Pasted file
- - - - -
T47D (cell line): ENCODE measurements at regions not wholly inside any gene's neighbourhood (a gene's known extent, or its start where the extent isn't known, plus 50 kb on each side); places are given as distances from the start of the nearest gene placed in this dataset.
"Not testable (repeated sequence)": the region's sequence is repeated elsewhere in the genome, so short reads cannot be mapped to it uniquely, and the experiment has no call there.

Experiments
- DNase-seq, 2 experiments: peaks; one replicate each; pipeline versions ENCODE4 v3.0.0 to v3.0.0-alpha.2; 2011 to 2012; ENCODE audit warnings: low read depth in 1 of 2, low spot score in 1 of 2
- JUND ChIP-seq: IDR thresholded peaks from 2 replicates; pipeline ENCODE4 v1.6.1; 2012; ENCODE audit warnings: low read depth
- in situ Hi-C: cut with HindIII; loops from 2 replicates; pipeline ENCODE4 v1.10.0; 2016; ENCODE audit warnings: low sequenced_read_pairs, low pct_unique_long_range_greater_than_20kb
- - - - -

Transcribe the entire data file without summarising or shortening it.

T47D (cell line): ENCODE measurements at regions not wholly inside any gene's neighbourhood (a gene's known extent, or its start where the extent isn't known, plus 50 kb on each side); places are given as distances from the start of the nearest gene placed in this dataset.
"Not testable (repeated sequence)": the region's sequence is repeated elsewhere in the genome, so short reads cannot be mapped to it uniquely, and the experiment has no call there.

Experiments
- DNase-seq, 2 experiments: peaks; one replicate each; pipeline versions ENCODE4 v3.0.0 to v3.0.0-alpha.2; 2011 to 2012; ENCODE audit warnings: low read depth in 1 of 2, low spot score in 1 of 2
- JUND ChIP-seq: IDR thresholded peaks from 2 replicates; pipeline ENCODE4 v1.6.1; 2012; ENCODE audit warnings: low read depth
- in situ Hi-C: cut with HindIII; loops from 2 replicates; pipeline ENCODE4 v1.10.0; 2016; ENCODE audit warnings: low sequenced_read_pairs, low pct_unique_long_range_greater_than_20kb